“… A proper ringing toast soothes the savage beast,” Karen Krizanovich writes. “Taste has a sound and it’s the thing with the ding that is the ding an sich of the memorable toast.” We teach our little ones civility and celebration and merriment at a young age; the clunk of a sippy cup meets a mug of coffee, toasting the adventures of a toddler. One mother shares that her 15 month old decided to start “cheers-ing” her breasts together before she nurses.
Closing out National Humor Month, this endearing anecdote is the inspiration for this week’s post.
Parenting is serious business, and those who support parents through their responsibilities undertake weighty duties too, but amidst the seriousness, there is hilarity and light.
In 2019, we published Cheap medicine: laughter, where you’ll find research on laughter as it relates to infants, development, breastfeeding, and prosocial behavior.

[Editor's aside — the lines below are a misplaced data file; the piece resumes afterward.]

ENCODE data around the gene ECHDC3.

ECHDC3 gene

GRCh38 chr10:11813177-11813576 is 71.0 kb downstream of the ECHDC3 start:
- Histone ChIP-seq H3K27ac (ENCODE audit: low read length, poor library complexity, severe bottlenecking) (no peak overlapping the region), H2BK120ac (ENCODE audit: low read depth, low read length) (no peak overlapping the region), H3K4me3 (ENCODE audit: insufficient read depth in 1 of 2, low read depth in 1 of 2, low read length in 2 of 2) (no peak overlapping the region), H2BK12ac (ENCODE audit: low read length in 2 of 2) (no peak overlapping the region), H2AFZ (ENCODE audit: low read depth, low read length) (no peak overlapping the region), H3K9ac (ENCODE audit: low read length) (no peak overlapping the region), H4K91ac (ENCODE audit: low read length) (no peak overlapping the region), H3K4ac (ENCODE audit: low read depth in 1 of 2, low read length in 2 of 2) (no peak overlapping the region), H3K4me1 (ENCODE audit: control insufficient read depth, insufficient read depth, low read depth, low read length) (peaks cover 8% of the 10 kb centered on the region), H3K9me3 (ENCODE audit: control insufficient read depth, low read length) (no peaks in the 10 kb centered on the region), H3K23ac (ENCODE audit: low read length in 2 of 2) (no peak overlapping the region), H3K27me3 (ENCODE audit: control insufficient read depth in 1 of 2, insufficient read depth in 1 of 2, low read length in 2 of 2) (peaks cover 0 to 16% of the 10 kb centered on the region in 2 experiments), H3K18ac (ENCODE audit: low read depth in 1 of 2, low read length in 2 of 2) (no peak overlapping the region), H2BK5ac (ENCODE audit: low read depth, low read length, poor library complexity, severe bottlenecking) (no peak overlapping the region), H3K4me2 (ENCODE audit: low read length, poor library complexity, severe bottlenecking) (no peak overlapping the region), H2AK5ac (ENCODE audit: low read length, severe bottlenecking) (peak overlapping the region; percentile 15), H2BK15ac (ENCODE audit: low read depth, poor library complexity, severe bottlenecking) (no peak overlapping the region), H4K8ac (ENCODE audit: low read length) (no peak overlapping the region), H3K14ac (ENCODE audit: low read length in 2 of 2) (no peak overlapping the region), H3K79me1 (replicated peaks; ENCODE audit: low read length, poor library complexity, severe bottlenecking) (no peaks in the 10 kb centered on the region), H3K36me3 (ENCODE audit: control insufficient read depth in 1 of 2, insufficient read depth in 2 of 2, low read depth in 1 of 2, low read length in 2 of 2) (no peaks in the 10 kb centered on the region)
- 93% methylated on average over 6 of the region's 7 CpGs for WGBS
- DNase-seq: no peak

This week, we’ve compiled a collection of breastfeeding-related material to make you laugh. Interestingly, in our search for funnies, we found that many of these pieces are reactions to the absurdity of infant feeding culture in the U.S. For instance, there is a comic depicting a breastfeeding dyad in front of an ad of a buxom woman. Two men approach, shaming the dyad, “Nursing?! This is a shopping mall! We can’t allow women to brazenly display their breasts!” It makes you chuckle, but of course the undertone is depressing. Nikki Lee wrote commentary on the real-life manifestation of this absurdity. Find it here.
In another case, humor is used as a coping and healing mechanism as well as commentary on the Pinkwashing of the breast cancer epidemic. Poet and performer Christine Rathbun Ernst’s delivery will make you laugh and ask you to consider some really raw, hard topics. Find her work here.
And, without further ado…
Hungry Toddler Tries To Feed On Bras
Todd Wolynn’s engaging presentation about human milk
Breast Side Stories: 100 unusual breastfeeding stories
Lactation consult on livestock
Seven alternatives to evidence based medicine
We’d love to hear your funny stories, as a professional or parent. You can email us at firstname.lastname@example.org, or share your story in the comments below.